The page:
Effects of Mobile Devices

Effectsof Mobile Devices


Effectsof mobile devices

Currently, themobile technology is becoming a necessity in people’s lives. Infact, research shows that an ordinary person spends roughly 90minutes a day on the phone texting, gaming, calling, or socializing.The mobile technology has brought an unprecedented convenience andflexibility in communications, connections, and business. Forexample, unlike traditional means of communications such as letters,people can now keep in touch with friends and family members at anytimes through mobile phones in an effective and rapid manner. However, Basulto (2012) claims that with increased reliance on mobiletechnology, some people have been rendered into bystanders especiallyduring critical situations and scenarios, where they choose to watchand take pictures, instead of helping others. In addition, the mobiletechnology has become a predominant necessity in people’s lives asearlier suggested, which has disturbed the foundation and thestructure of the society. On the other hand, mobile devices havecontributed more positively to people’s lives than they have donenegatively through their flexibility and convenience. In thisregards, the discourse proffers an evaluation that mobile deviceshave affected the society more positively and provided channels forsolving complex situations as well as created diverse facets ofengagements.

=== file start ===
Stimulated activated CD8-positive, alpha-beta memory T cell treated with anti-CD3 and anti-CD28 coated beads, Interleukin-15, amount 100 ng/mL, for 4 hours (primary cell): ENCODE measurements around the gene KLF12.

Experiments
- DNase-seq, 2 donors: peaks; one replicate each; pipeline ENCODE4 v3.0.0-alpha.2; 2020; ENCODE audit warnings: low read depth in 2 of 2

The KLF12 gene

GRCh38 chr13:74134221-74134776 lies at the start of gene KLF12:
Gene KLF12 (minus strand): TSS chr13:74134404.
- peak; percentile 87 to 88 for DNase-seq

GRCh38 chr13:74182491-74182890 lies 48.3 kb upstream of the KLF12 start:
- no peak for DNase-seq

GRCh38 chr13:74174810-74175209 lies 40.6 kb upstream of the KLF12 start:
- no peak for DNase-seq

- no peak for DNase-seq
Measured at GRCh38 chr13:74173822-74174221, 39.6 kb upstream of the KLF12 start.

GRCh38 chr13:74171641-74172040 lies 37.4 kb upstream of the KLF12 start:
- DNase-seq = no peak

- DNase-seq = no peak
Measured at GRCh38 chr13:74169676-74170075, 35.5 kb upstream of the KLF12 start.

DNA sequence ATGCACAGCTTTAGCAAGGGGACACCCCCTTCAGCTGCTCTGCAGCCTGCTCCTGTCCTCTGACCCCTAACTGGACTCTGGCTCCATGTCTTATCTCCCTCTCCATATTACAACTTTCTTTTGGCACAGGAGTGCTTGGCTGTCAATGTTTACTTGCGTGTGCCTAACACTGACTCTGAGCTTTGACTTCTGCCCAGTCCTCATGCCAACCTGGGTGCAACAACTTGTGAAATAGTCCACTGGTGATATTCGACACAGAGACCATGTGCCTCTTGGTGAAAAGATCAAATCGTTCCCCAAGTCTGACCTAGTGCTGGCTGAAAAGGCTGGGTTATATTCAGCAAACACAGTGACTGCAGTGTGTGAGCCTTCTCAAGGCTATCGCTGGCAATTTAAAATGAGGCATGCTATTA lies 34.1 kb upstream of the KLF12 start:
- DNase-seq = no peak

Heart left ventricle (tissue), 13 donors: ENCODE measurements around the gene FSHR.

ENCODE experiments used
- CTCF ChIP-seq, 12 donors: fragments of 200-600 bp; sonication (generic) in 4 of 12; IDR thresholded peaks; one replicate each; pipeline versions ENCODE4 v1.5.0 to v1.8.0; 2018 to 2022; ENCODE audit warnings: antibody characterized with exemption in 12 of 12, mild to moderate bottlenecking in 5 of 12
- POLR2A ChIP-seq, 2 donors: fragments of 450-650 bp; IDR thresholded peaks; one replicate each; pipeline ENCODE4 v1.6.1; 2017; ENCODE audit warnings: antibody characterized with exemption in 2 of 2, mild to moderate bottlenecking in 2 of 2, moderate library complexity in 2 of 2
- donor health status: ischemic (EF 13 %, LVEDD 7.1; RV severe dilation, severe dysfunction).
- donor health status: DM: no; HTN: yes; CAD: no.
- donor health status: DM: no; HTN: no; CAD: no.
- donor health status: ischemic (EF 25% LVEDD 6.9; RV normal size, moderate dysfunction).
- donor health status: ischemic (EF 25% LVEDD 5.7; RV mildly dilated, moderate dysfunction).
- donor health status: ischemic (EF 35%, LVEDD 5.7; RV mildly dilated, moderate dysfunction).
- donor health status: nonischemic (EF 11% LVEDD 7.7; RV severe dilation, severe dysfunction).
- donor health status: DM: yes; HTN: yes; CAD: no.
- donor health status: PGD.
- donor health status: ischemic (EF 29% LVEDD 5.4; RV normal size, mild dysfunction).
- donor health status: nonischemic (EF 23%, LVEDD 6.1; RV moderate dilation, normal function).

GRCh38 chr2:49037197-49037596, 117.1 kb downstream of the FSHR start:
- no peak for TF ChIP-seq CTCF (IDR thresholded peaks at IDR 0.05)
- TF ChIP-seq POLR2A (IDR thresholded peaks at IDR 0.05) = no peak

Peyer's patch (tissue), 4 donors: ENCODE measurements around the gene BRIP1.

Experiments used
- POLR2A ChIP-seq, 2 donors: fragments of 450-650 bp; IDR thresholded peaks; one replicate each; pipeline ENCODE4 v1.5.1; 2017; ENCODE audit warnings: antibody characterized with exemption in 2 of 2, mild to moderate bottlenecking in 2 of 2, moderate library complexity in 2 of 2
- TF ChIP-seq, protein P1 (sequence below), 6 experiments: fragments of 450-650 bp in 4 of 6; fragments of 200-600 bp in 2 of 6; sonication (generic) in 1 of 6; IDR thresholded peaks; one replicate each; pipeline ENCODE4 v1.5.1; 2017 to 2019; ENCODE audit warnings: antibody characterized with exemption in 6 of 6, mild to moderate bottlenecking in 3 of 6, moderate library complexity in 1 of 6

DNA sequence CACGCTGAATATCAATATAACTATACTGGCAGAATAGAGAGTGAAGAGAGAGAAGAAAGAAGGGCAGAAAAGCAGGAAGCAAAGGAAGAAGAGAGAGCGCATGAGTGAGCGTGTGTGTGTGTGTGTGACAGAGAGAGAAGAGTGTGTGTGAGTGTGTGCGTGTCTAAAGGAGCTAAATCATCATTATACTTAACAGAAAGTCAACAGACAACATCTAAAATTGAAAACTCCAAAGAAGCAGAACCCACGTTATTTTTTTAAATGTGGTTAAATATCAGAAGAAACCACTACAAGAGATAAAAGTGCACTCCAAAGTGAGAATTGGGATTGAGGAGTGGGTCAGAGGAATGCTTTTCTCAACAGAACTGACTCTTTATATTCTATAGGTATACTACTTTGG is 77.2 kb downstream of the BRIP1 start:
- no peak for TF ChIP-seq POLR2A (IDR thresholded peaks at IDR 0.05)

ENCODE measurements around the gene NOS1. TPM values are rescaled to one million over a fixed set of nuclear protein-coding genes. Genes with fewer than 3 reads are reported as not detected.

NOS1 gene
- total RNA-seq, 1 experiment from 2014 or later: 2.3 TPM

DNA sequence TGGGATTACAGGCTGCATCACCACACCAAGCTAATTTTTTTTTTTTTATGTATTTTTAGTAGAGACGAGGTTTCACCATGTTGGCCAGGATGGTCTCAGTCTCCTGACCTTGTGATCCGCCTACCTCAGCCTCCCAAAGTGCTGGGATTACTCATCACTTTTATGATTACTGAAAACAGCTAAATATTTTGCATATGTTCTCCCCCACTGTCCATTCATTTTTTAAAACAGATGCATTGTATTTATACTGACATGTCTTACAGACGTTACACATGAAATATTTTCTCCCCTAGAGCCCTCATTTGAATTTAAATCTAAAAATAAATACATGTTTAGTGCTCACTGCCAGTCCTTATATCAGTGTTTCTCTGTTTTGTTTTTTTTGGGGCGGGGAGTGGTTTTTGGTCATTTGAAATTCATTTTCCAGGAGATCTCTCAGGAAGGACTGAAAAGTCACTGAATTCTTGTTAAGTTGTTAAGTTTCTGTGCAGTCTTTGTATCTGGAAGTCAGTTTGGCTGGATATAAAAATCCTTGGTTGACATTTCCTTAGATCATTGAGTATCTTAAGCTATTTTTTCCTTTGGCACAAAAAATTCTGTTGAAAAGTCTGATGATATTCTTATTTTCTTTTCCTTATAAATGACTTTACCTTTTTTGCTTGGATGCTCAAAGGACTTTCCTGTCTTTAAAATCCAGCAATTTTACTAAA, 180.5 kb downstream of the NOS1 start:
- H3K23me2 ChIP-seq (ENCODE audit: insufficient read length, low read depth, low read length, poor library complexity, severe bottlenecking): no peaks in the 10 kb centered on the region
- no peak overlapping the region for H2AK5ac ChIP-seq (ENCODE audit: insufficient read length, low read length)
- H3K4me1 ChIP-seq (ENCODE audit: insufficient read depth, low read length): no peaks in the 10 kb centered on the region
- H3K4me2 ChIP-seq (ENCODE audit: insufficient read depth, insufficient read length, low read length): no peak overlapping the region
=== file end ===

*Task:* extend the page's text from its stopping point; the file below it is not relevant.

Mobile devicesespecially phones have transformed the communication structures andeffectiveness greatly. Friedman (2006) asserts that mobile devicesbridge the distance between people, but sometimes they can createbridges between close people if they fail to observe communicationetiquette. Today, it is hard to stay without a phone, especially withincreased social platforms. Mobile devices have provided faster andefficient means of relating and communicating with each other, butsometimes they harm people’s capacities to communicateface-to-face. Today, texting, calling, and “tweeting” have becomethe major means of communications thus, decreased face-to-facecommunications. In this regards, mobile devices have restructured thecommunication means. In addition, people have resorted to theirmobile devices instead of engaging in conversations especially incritical situations. However, mobile devices have greatly speededcommunications and created globalized communications means where onecan communicate with another person in another country withinseconds. In fact, the mode of communication has changed where peopledo not have to talk with each other face-to-face, which has greatlyimproved relations. Friedman (2006) gives an example of a taxi drivercommunicating with his parents in Africa, which shows how mobiledevices have bridged the distance problem that existed before.